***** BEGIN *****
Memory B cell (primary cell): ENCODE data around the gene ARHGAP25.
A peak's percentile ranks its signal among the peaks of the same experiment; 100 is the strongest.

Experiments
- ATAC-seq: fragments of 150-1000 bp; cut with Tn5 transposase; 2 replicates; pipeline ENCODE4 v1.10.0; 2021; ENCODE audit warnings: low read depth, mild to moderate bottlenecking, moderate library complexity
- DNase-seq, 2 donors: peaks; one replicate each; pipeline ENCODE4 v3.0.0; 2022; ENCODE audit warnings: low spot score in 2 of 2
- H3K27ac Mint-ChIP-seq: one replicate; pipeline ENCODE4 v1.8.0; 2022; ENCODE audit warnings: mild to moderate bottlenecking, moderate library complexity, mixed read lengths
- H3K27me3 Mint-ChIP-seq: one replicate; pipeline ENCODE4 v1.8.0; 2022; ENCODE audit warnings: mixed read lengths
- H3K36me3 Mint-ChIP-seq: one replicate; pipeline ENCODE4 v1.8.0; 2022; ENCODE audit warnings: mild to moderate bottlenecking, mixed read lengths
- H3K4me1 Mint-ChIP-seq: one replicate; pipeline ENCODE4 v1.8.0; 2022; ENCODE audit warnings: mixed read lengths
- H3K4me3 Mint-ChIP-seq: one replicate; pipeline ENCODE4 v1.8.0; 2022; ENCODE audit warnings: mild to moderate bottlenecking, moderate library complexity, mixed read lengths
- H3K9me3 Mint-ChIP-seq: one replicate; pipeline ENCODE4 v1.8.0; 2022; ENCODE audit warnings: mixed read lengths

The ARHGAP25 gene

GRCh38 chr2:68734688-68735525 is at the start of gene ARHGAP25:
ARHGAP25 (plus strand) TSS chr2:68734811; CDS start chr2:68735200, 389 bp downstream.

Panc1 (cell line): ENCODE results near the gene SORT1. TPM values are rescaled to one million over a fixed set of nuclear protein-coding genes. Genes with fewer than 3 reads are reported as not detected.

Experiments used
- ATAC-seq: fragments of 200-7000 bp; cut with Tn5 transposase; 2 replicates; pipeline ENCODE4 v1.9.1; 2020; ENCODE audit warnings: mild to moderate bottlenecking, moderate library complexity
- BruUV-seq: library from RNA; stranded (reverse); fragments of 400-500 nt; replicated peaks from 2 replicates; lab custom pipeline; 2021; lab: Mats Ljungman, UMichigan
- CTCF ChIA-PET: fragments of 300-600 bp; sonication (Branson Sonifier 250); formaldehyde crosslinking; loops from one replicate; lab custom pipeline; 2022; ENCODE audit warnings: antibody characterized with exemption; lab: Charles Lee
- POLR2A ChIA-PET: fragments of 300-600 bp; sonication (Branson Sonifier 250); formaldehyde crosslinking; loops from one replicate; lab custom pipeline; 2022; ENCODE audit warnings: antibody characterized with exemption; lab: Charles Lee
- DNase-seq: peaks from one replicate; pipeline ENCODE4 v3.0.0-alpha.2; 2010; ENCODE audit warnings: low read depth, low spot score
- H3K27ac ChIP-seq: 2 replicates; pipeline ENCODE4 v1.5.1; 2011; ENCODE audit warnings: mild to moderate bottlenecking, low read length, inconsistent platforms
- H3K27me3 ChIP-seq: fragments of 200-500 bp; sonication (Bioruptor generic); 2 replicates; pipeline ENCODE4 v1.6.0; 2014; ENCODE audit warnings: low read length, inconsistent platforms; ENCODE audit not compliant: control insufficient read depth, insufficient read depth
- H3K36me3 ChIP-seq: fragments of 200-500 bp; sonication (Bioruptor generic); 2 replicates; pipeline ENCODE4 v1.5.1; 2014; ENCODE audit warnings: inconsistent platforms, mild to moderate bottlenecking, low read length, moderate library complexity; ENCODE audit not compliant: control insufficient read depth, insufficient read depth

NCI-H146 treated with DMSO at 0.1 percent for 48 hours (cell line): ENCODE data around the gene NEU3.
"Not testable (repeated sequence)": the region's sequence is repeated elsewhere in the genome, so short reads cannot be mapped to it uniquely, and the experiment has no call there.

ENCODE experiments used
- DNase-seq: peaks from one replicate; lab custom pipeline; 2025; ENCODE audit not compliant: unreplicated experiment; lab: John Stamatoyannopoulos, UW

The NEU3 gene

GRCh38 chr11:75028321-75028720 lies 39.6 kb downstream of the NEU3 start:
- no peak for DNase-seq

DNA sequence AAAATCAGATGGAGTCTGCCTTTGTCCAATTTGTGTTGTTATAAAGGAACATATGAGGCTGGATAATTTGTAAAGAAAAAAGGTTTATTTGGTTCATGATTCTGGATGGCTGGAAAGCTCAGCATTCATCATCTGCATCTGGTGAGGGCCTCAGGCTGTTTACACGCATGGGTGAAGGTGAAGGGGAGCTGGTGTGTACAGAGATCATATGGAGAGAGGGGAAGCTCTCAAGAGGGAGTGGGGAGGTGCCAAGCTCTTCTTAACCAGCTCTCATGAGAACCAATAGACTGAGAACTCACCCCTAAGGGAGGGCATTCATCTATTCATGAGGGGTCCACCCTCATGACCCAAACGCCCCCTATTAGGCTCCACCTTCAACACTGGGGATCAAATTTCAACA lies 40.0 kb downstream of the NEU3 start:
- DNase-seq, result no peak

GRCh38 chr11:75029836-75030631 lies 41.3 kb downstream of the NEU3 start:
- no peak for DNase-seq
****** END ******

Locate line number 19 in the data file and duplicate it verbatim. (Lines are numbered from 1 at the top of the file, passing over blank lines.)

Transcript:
- CTCF ChIA-PET: fragments of 300-600 bp; sonication (Branson Sonifier 250); formaldehyde crosslinking; loops from one replicate; lab custom pipeline; 2022; ENCODE audit warnings: antibody characterized with exemption; lab: Charles Lee